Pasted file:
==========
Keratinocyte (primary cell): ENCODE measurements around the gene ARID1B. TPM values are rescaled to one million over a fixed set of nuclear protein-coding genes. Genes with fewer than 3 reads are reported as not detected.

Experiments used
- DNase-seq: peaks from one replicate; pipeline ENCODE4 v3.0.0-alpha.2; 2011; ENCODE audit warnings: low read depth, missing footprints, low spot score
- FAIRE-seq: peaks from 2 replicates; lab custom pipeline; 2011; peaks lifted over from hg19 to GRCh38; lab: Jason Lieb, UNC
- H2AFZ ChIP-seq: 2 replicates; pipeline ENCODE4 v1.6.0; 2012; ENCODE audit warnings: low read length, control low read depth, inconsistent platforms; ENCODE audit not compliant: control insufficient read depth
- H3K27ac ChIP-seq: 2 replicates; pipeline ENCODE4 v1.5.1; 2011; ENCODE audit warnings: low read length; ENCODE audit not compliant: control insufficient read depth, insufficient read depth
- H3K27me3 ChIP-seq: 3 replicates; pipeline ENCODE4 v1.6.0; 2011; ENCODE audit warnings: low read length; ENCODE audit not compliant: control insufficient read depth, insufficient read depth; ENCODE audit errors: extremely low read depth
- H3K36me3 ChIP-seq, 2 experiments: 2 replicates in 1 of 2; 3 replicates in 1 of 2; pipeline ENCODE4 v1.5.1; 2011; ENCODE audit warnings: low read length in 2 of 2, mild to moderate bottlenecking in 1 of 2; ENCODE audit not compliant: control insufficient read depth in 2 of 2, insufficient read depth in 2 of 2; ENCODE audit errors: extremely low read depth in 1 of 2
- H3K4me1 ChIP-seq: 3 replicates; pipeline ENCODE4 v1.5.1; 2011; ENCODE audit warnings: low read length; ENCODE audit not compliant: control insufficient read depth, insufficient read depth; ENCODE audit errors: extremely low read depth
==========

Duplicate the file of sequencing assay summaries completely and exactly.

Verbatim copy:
Keratinocyte (primary cell): ENCODE measurements around the gene ARID1B. TPM values are rescaled to one million over a fixed set of nuclear protein-coding genes. Genes with fewer than 3 reads are reported as not detected.

Experiments used
- DNase-seq: peaks from one replicate; pipeline ENCODE4 v3.0.0-alpha.2; 2011; ENCODE audit warnings: low read depth, missing footprints, low spot score
- FAIRE-seq: peaks from 2 replicates; lab custom pipeline; 2011; peaks lifted over from hg19 to GRCh38; lab: Jason Lieb, UNC
- H2AFZ ChIP-seq: 2 replicates; pipeline ENCODE4 v1.6.0; 2012; ENCODE audit warnings: low read length, control low read depth, inconsistent platforms; ENCODE audit not compliant: control insufficient read depth
- H3K27ac ChIP-seq: 2 replicates; pipeline ENCODE4 v1.5.1; 2011; ENCODE audit warnings: low read length; ENCODE audit not compliant: control insufficient read depth, insufficient read depth
- H3K27me3 ChIP-seq: 3 replicates; pipeline ENCODE4 v1.6.0; 2011; ENCODE audit warnings: low read length; ENCODE audit not compliant: control insufficient read depth, insufficient read depth; ENCODE audit errors: extremely low read depth
- H3K36me3 ChIP-seq, 2 experiments: 2 replicates in 1 of 2; 3 replicates in 1 of 2; pipeline ENCODE4 v1.5.1; 2011; ENCODE audit warnings: low read length in 2 of 2, mild to moderate bottlenecking in 1 of 2; ENCODE audit not compliant: control insufficient read depth in 2 of 2, insufficient read depth in 2 of 2; ENCODE audit errors: extremely low read depth in 1 of 2
- H3K4me1 ChIP-seq: 3 replicates; pipeline ENCODE4 v1.5.1; 2011; ENCODE audit warnings: low read length; ENCODE audit not compliant: control insufficient read depth, insufficient read depth; ENCODE audit errors: extremely low read depth